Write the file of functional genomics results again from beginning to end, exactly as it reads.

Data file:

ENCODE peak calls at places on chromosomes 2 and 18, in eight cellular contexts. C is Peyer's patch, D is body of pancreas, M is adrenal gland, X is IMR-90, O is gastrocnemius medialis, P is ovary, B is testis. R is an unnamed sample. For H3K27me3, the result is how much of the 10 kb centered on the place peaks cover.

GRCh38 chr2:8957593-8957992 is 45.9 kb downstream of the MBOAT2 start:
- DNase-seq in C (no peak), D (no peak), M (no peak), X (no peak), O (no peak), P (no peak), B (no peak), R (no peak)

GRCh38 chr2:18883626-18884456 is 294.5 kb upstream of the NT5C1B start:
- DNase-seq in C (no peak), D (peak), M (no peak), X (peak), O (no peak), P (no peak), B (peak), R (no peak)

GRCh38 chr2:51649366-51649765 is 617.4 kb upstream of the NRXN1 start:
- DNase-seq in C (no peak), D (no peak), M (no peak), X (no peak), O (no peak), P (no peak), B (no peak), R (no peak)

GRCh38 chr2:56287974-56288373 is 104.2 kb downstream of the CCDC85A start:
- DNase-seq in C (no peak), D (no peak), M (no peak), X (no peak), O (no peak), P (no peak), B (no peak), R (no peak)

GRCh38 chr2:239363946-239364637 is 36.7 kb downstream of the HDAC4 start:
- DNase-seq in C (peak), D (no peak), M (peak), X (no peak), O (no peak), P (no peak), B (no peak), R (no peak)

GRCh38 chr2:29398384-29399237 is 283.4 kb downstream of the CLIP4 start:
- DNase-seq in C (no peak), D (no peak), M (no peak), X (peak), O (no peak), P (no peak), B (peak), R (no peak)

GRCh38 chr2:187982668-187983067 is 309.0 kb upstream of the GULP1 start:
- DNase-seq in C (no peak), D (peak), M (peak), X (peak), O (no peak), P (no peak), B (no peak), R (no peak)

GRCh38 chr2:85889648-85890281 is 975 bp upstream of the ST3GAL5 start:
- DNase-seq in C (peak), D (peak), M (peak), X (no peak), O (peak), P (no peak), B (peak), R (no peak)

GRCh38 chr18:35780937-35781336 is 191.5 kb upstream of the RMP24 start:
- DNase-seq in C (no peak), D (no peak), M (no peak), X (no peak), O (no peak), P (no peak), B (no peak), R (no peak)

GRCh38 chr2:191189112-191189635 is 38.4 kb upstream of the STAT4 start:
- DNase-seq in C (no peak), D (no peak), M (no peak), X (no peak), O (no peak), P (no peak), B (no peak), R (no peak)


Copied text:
ENCODE peak calls at places on chromosomes 2 and 18, in eight cellular contexts. C is Peyer's patch, D is body of pancreas, M is adrenal gland, X is IMR-90, O is gastrocnemius medialis, P is ovary, B is testis. R is an unnamed sample. For H3K27me3, the result is how much of the 10 kb centered on the place peaks cover.

GRCh38 chr2:8957593-8957992 is 45.9 kb downstream of the MBOAT2 start:
- DNase-seq in C (no peak), D (no peak), M (no peak), X (no peak), O (no peak), P (no peak), B (no peak), R (no peak)

GRCh38 chr2:18883626-18884456 is 294.5 kb upstream of the NT5C1B start:
- DNase-seq in C (no peak), D (peak), M (no peak), X (peak), O (no peak), P (no peak), B (peak), R (no peak)

GRCh38 chr2:51649366-51649765 is 617.4 kb upstream of the NRXN1 start:
- DNase-seq in C (no peak), D (no peak), M (no peak), X (no peak), O (no peak), P (no peak), B (no peak), R (no peak)

GRCh38 chr2:56287974-56288373 is 104.2 kb downstream of the CCDC85A start:
- DNase-seq in C (no peak), D (no peak), M (no peak), X (no peak), O (no peak), P (no peak), B (no peak), R (no peak)

GRCh38 chr2:239363946-239364637 is 36.7 kb downstream of the HDAC4 start:
- DNase-seq in C (peak), D (no peak), M (peak), X (no peak), O (no peak), P (no peak), B (no peak), R (no peak)

GRCh38 chr2:29398384-29399237 is 283.4 kb downstream of the CLIP4 start:
- DNase-seq in C (no peak), D (no peak), M (no peak), X (peak), O (no peak), P (no peak), B (peak), R (no peak)

GRCh38 chr2:187982668-187983067 is 309.0 kb upstream of the GULP1 start:
- DNase-seq in C (no peak), D (peak), M (peak), X (peak), O (no peak), P (no peak), B (no peak), R (no peak)

GRCh38 chr2:85889648-85890281 is 975 bp upstream of the ST3GAL5 start:
- DNase-seq in C (peak), D (peak), M (peak), X (no peak), O (peak), P (no peak), B (peak), R (no peak)

GRCh38 chr18:35780937-35781336 is 191.5 kb upstream of the RMP24 start:
- DNase-seq in C (no peak), D (no peak), M (no peak), X (no peak), O (no peak), P (no peak), B (no peak), R (no peak)

GRCh38 chr2:191189112-191189635 is 38.4 kb upstream of the STAT4 start:
- DNase-seq in C (no peak), D (no peak), M (no peak), X (no peak), O (no peak), P (no peak), B (no peak), R (no peak)